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Given the financial uncertainty that is all-encompassing throughout our country, banks have been taking measures to protect themselves. Credit lenders have been meticulously reviewing their relationships and looking for areas of risk to address. Today, I will address what you can do to protect your relationship with the banks and credit score. The rules of thumb will be don’t give the banks a reason to close your card or reduce your credit limit.
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Why should you keep your accounts in good standing?
Before I get into what not to do, let me provide a quick refresher on why it’s important to keep accounts open and in good standing. First, staying in the bank’s good graces will continue to leave the door open for new credit card opportunities in the future. Second, if a bank closes an account or reduces a credit limit it can lead to a negative impact on your credit score. Some of the largest factors which impact a credit score are credit utilization and payment history. As you can see, it’s very important to protect your accounts and credit cards.
The following basic breakdown will address things not to do which could result in a bank or credit lender closing your account or reducing credit limits.
Keep the Card Active
This is both the easiest to do and forget. Sometimes we misplace a credit card or store it for safekeeping. Ultimately, if a bank or lender comes across a card that has had no activity in quite some time they will flag the account. This could result in a few things happening. If the bank is nice, you’ll receive a warning letter or email indicating that if you don’t use the card they will close it. Sometimes there is no warning and they just close it. This happened to me with an old Macy’s Credit Card that I hadn’t used in a number of years.
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What you can do to keep it active
Buy something on the card regularly. This might be a coffee or gas for your car. Perhaps a reoccurring bill that is then auto-paid from a checking account. I use this basic spreadsheet to help keep track of the last time that I used some cards that don’t find their way into my basic wallet to frequently.
Cycling Credit Lines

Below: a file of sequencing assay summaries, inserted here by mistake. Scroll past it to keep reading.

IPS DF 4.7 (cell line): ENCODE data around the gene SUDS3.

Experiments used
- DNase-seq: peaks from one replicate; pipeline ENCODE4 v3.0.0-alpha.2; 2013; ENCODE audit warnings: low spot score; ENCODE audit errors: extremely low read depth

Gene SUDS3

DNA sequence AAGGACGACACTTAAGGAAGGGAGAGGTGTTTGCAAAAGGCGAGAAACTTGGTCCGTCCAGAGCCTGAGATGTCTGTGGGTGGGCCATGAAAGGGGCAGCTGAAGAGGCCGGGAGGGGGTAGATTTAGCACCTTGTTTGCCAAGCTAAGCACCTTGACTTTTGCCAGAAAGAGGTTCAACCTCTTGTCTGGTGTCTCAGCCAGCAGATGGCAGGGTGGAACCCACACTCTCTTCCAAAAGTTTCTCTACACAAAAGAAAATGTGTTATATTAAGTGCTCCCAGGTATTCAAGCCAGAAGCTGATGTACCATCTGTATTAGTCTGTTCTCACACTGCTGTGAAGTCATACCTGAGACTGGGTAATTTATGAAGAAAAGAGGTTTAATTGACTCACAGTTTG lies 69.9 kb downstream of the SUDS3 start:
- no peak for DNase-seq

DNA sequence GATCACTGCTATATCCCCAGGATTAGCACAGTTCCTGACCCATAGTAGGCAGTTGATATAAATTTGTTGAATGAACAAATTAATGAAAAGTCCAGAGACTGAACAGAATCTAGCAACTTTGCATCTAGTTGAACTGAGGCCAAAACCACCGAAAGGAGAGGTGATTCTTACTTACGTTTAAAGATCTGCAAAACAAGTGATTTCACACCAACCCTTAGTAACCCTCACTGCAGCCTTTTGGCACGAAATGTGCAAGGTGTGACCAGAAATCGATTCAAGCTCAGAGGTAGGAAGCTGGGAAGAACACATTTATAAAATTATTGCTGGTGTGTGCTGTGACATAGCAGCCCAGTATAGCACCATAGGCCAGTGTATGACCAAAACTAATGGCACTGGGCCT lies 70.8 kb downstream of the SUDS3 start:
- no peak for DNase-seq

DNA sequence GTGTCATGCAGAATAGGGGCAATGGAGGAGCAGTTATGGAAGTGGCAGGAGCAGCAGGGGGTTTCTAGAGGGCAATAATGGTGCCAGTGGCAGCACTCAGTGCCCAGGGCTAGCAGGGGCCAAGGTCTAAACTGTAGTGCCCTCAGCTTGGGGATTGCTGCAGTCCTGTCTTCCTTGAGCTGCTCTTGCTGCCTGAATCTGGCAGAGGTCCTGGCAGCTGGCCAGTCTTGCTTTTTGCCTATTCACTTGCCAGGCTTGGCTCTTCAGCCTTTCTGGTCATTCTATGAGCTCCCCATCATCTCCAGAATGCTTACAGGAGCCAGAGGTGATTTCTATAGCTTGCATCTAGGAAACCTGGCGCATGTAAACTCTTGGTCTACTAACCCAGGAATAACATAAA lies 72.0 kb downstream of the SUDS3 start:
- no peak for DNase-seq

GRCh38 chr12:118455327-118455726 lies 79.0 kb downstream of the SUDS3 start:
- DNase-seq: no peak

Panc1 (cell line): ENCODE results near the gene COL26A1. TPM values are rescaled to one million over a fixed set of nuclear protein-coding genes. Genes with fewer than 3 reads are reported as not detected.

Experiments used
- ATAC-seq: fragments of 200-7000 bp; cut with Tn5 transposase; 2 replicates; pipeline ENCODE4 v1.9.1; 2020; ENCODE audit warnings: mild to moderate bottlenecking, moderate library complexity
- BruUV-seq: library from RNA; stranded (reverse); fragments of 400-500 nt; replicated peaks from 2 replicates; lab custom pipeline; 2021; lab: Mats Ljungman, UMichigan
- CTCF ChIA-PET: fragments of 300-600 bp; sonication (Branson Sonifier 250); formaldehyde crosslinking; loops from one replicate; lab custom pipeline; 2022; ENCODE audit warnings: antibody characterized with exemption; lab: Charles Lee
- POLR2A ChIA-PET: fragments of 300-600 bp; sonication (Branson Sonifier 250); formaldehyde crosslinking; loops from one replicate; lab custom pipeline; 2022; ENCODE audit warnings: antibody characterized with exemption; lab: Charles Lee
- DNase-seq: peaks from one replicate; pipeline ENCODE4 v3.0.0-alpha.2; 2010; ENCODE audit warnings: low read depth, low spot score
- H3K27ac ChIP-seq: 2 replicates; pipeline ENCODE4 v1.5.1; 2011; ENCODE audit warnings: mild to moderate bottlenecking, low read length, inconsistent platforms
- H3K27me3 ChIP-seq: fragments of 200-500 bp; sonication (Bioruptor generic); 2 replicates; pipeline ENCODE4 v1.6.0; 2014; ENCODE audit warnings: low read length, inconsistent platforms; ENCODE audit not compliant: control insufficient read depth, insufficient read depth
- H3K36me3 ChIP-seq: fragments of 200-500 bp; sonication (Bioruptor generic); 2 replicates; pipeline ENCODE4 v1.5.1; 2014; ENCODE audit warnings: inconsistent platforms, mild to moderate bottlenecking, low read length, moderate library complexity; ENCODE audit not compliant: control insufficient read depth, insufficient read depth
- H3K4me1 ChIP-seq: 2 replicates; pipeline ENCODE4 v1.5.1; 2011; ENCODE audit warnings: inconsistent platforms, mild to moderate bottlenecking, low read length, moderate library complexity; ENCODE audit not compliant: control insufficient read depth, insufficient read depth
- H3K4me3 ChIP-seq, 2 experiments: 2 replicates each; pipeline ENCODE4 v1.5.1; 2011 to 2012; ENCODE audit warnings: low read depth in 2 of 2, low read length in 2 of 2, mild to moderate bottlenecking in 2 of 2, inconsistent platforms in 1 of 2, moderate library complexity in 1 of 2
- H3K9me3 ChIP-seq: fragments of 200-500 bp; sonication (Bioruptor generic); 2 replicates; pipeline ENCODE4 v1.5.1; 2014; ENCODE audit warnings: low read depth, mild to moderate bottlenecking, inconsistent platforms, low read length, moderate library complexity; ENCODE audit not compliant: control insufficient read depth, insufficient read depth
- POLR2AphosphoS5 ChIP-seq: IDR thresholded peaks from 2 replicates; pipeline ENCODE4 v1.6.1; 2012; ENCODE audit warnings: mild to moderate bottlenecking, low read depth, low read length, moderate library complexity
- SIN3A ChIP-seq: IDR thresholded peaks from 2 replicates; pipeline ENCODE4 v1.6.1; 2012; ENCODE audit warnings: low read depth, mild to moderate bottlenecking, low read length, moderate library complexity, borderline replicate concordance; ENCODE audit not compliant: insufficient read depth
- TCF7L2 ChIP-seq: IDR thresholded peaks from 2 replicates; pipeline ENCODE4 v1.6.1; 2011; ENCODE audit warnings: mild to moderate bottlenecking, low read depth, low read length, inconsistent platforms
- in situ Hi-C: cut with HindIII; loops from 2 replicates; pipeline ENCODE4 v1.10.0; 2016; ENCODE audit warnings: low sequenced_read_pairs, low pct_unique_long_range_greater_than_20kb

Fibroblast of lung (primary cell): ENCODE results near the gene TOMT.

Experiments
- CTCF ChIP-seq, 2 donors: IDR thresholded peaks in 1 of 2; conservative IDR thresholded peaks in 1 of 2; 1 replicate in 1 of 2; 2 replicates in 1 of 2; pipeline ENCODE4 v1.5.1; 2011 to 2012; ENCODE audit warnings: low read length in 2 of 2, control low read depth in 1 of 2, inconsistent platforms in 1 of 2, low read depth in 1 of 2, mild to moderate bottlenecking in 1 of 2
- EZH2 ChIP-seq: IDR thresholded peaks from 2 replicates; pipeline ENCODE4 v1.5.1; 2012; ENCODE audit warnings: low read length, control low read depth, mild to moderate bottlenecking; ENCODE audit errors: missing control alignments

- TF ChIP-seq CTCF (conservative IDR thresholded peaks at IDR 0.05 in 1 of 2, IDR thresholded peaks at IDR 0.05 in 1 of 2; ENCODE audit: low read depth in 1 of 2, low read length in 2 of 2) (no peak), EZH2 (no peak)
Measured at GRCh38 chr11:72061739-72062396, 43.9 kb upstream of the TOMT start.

This is the process of utilizing all of the credit on your account and then paying it off within in the same billing cycle multiple times. For example, if you have a $10,000 credit line and spend it all, then pay it and repeat within the same month. This is a huge red flag for banks and credit lenders.
Using multiple methods to pay the credit card balance
Paying a credit card balance with multiple bank accounts can lead to a red flag. This is a telltale sign of money laundering and structuring which a bank or credit lender’s algorithm will identify quickly. Especially if this behavior is reoccurring throughout the same billing period.
I’d love to hear down in the comments below or over in our 7,100+ Member Basic Travel Facebook Group!
What to do if your credit card account is shut down
If your account is shut down, a credit card is closed, or a limit is reduced there is a strategy you can take to try and get your account into good standing. Time will be of the essence if this happens to you. Typically a letter will be mailed to the cardholder explaining why the bank took action on the account. It will be important to call the bank within 30 days in order to file an appeal. Be prepared to explain the reasons why the bank took action and steps you can take going forward in order to comply with whatever red flag that was raised.
If you can follow the expectations above, you shouldn’t run into any issues with a credit lender. It’s important to remember to keep accounts active and not engage in any behavior which would lead a bank to throw up a red flag. Remember that if you do find that your account is closed, you can file an appeal and work towards getting it reinstated.
Have you had an account closed or a credit line reduced? Did you reach out and file an appeal? Please share your data points below in the comments or over in the 4,000 + Member Basic Travel Facebook Group!
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